Delta Regional Authority – Regional Development Plan
ChallengeThe Delta Regional Authority (DRA) is a federal-state partnership serving a 252-county/parish area encompassing portions of Alabama, Arkansas, Kentucky, Illinois, Louisiana, Mississippi, Missouri, and Tennessee. Led by a Federal Co-Chairman and the governors of each participating state, DRA is charged with improving the standard of living for the more than 9.5 million people living in the region. Relative to the overall economic well-being of the United States, the Mississippi River Delta region continues to experience pervasive economic and social distress. While many areas of the American South have prospered in the modern economy, growth and prosperity in the Delta has remained largely uneven. Indeed, only 10 of the region’s 252 counties and parishes are not defined as economically distressed.
ApproachWith our partner on the project – Taimerica Management Company – TIP developed a plan that includes large-scale initiatives designed to address regional challenges, such as developing a healthy and productive workforce, strengthening physical infrastructure, and expanding information technology capacity and access. As part of our stakeholder input process, the TIP team traveled to all eight states in the Delta region to meet with state and local economic development officials about the project. The plan provides locally-focused tools that promote civic leadership, entrepreneurship, and quality of place. Emphasis within the plan is given to designing policies, systems, and measures that enable DRA’s programs to stimulate additional private investment.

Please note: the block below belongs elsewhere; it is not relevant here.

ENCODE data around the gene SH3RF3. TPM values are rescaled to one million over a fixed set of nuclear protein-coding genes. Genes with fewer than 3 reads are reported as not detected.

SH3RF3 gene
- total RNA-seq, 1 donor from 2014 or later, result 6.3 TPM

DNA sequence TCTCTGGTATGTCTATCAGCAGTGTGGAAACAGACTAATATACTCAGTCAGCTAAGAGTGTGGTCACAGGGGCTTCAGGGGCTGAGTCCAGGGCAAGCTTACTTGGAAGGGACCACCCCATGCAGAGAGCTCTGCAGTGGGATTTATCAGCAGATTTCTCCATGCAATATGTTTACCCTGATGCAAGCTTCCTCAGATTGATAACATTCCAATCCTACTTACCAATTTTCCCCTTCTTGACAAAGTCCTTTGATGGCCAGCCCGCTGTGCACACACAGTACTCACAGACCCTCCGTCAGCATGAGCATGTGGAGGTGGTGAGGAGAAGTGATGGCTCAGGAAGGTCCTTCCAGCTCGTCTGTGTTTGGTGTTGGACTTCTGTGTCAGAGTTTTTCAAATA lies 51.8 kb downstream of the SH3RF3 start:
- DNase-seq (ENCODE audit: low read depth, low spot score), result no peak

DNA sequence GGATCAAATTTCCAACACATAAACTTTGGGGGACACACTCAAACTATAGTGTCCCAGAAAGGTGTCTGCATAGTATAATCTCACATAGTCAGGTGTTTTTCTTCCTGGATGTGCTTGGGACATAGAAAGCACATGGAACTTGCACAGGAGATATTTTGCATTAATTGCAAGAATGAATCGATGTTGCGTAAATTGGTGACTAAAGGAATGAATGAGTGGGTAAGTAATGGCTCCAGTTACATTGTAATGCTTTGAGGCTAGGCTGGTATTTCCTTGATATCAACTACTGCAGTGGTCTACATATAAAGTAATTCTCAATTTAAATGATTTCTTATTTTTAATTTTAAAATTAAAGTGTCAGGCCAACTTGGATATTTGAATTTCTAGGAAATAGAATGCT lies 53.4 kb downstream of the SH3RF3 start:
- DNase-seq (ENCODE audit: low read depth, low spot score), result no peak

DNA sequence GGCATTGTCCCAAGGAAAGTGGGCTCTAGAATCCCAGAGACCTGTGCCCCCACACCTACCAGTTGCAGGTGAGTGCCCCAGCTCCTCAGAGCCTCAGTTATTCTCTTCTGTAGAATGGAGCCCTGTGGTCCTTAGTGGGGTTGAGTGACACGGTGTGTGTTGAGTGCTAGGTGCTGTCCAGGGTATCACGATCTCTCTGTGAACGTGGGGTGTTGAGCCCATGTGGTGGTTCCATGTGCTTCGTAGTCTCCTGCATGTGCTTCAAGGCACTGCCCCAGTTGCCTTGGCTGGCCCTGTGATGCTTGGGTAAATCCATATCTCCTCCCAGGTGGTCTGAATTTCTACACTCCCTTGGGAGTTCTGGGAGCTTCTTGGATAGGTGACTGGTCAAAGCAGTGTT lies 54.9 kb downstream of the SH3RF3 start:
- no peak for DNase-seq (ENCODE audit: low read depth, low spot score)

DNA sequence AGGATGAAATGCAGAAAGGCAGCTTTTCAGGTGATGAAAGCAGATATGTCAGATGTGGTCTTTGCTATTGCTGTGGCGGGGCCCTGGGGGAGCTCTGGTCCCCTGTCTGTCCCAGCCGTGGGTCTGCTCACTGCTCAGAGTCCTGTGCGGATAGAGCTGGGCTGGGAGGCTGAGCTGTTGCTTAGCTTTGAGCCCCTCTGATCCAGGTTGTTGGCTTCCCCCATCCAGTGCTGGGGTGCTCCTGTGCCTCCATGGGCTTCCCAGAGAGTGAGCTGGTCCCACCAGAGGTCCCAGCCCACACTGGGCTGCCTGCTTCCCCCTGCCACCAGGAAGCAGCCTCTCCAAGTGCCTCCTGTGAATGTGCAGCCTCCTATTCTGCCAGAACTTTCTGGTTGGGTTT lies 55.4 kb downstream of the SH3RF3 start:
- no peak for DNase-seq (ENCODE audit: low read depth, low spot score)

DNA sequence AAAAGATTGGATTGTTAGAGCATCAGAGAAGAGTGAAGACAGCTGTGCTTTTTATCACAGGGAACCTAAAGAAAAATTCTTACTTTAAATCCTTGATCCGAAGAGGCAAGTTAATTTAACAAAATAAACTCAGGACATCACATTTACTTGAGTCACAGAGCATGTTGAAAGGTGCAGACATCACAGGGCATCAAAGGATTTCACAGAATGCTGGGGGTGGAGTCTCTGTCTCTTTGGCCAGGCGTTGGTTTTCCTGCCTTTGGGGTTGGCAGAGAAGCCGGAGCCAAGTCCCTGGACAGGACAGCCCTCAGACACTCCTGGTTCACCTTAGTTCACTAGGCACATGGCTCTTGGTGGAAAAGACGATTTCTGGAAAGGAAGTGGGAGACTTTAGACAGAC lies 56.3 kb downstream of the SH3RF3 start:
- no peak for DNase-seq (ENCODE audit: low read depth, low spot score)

OutcomeTIP Strategies delivered the regional development plan to the DRA in May 2008. Since then, the Authority has incorporated the plan’s investment priorities into its state grant funding program. The plan stressed a new economic model for the Delta. Rather than a continued emphasis on sustaining the region’s declining industrial and agricultural base, the regional development plan envisions an economic transition to information technology and professional services. According to Pete Johnson, the former Federal Co-Chair of the DRA, the agency “used this opportunity to totally rethink the economic and community development strategies. Congress and the president have made it clear that they want the DRA to be more than an agency that simply administers a grant program. Through the release of the comprehensive regional development plan, we’ve achieved that goal.”
Photo credit Joe Ross